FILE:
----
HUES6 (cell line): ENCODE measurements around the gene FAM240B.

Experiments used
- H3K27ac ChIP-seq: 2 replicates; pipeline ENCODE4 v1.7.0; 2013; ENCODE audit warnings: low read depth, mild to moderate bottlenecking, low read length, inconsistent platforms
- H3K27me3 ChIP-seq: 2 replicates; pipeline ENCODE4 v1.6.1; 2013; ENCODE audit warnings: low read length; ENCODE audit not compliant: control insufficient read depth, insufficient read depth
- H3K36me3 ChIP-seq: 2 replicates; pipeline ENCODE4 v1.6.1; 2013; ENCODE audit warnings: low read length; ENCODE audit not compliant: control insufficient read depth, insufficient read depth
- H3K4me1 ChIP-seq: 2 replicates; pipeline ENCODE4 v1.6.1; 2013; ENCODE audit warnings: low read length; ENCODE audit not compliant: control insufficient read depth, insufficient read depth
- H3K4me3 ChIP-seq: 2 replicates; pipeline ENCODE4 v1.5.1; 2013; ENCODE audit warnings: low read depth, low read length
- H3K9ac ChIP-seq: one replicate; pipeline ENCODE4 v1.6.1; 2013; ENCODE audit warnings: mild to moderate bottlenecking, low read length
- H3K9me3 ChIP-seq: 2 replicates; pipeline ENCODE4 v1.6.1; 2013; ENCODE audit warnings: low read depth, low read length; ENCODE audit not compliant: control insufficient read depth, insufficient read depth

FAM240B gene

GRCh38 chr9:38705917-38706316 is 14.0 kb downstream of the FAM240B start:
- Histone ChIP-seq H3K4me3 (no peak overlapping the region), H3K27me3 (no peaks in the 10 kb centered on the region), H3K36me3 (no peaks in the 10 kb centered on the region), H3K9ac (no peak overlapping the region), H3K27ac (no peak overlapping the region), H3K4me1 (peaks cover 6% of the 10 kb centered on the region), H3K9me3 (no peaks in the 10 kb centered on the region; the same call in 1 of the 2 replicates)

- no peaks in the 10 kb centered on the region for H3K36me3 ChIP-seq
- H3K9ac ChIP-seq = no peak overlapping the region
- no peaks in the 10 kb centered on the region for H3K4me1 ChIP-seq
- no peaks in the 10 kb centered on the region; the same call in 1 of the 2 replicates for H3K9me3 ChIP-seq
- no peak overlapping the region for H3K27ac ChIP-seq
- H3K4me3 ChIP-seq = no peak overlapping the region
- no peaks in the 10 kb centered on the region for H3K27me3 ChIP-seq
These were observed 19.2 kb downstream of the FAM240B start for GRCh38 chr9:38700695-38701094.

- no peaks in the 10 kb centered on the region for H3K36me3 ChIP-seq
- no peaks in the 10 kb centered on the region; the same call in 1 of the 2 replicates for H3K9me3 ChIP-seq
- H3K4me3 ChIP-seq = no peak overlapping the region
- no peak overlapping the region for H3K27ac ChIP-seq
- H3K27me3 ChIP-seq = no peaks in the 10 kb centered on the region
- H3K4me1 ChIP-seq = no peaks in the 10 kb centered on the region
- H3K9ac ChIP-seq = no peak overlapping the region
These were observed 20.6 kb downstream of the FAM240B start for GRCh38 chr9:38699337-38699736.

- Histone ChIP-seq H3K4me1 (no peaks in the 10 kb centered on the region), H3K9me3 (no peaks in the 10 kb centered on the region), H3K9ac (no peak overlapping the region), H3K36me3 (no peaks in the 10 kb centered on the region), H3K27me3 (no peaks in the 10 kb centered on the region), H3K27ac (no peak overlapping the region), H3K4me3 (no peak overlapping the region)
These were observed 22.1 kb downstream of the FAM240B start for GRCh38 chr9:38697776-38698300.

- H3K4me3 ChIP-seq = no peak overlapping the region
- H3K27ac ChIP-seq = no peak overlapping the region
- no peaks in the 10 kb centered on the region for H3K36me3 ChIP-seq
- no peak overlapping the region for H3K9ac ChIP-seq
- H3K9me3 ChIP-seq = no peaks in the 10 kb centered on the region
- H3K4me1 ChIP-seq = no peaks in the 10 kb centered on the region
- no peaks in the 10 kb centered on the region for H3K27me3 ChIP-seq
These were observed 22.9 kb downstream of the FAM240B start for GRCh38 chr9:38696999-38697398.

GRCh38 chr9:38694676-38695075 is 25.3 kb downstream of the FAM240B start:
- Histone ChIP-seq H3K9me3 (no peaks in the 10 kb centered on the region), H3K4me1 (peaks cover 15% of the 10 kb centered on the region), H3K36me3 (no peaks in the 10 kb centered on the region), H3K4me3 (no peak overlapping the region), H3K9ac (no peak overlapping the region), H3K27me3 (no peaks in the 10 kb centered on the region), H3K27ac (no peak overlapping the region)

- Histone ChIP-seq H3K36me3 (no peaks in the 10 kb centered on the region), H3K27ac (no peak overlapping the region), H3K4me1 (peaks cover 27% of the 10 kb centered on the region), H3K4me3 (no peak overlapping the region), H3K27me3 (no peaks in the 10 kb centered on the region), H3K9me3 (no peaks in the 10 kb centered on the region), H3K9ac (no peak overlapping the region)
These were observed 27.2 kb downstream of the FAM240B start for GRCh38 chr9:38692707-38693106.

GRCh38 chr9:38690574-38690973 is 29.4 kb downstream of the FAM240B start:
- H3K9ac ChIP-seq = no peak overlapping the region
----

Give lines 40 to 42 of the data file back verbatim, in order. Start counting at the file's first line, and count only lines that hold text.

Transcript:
- Histone ChIP-seq H3K9me3 (no peaks in the 10 kb centered on the region), H3K4me1 (peaks cover 15% of the 10 kb centered on the region), H3K36me3 (no peaks in the 10 kb centered on the region), H3K4me3 (no peak overlapping the region), H3K9ac (no peak overlapping the region), H3K27me3 (no peaks in the 10 kb centered on the region), H3K27ac (no peak overlapping the region)

- Histone ChIP-seq H3K36me3 (no peaks in the 10 kb centered on the region), H3K27ac (no peak overlapping the region), H3K4me1 (peaks cover 27% of the 10 kb centered on the region), H3K4me3 (no peak overlapping the region), H3K27me3 (no peaks in the 10 kb centered on the region), H3K9me3 (no peaks in the 10 kb centered on the region), H3K9ac (no peak overlapping the region)
These were observed 27.2 kb downstream of the FAM240B start for GRCh38 chr9:38692707-38693106.